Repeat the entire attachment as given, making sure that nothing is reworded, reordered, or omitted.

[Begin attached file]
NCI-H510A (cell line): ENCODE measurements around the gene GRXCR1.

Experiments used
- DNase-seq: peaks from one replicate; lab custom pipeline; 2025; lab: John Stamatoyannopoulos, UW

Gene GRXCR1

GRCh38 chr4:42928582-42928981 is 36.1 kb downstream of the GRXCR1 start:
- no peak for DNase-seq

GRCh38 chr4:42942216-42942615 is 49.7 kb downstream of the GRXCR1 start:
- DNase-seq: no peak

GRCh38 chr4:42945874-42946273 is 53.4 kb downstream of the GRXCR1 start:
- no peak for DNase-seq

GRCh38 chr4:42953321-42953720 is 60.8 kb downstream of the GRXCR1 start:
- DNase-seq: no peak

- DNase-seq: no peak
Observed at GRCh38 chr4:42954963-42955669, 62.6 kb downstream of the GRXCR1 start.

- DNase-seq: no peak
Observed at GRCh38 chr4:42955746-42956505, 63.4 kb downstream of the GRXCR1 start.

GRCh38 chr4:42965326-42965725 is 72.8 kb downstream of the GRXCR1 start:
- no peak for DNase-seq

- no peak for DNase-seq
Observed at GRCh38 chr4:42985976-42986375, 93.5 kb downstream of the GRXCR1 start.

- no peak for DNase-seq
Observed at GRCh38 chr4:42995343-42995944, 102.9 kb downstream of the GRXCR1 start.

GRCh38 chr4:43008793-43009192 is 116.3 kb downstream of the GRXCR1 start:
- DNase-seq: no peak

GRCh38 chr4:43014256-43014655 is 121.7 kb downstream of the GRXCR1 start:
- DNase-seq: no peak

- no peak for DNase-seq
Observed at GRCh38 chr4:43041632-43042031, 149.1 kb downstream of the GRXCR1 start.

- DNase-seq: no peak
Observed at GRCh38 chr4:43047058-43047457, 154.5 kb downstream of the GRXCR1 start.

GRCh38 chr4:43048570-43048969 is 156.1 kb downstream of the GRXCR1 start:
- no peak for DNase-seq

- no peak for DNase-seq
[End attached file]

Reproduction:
NCI-H510A (cell line): ENCODE measurements around the gene GRXCR1.

Experiments used
- DNase-seq: peaks from one replicate; lab custom pipeline; 2025; lab: John Stamatoyannopoulos, UW

Gene GRXCR1

GRCh38 chr4:42928582-42928981 is 36.1 kb downstream of the GRXCR1 start:
- no peak for DNase-seq

GRCh38 chr4:42942216-42942615 is 49.7 kb downstream of the GRXCR1 start:
- DNase-seq: no peak

GRCh38 chr4:42945874-42946273 is 53.4 kb downstream of the GRXCR1 start:
- no peak for DNase-seq

GRCh38 chr4:42953321-42953720 is 60.8 kb downstream of the GRXCR1 start:
- DNase-seq: no peak

- DNase-seq: no peak
Observed at GRCh38 chr4:42954963-42955669, 62.6 kb downstream of the GRXCR1 start.

- DNase-seq: no peak
Observed at GRCh38 chr4:42955746-42956505, 63.4 kb downstream of the GRXCR1 start.

GRCh38 chr4:42965326-42965725 is 72.8 kb downstream of the GRXCR1 start:
- no peak for DNase-seq

- no peak for DNase-seq
Observed at GRCh38 chr4:42985976-42986375, 93.5 kb downstream of the GRXCR1 start.

- no peak for DNase-seq
Observed at GRCh38 chr4:42995343-42995944, 102.9 kb downstream of the GRXCR1 start.

GRCh38 chr4:43008793-43009192 is 116.3 kb downstream of the GRXCR1 start:
- DNase-seq: no peak

GRCh38 chr4:43014256-43014655 is 121.7 kb downstream of the GRXCR1 start:
- DNase-seq: no peak

- no peak for DNase-seq
Observed at GRCh38 chr4:43041632-43042031, 149.1 kb downstream of the GRXCR1 start.

- DNase-seq: no peak
Observed at GRCh38 chr4:43047058-43047457, 154.5 kb downstream of the GRXCR1 start.

GRCh38 chr4:43048570-43048969 is 156.1 kb downstream of the GRXCR1 start:
- no peak for DNase-seq

- no peak for DNase-seq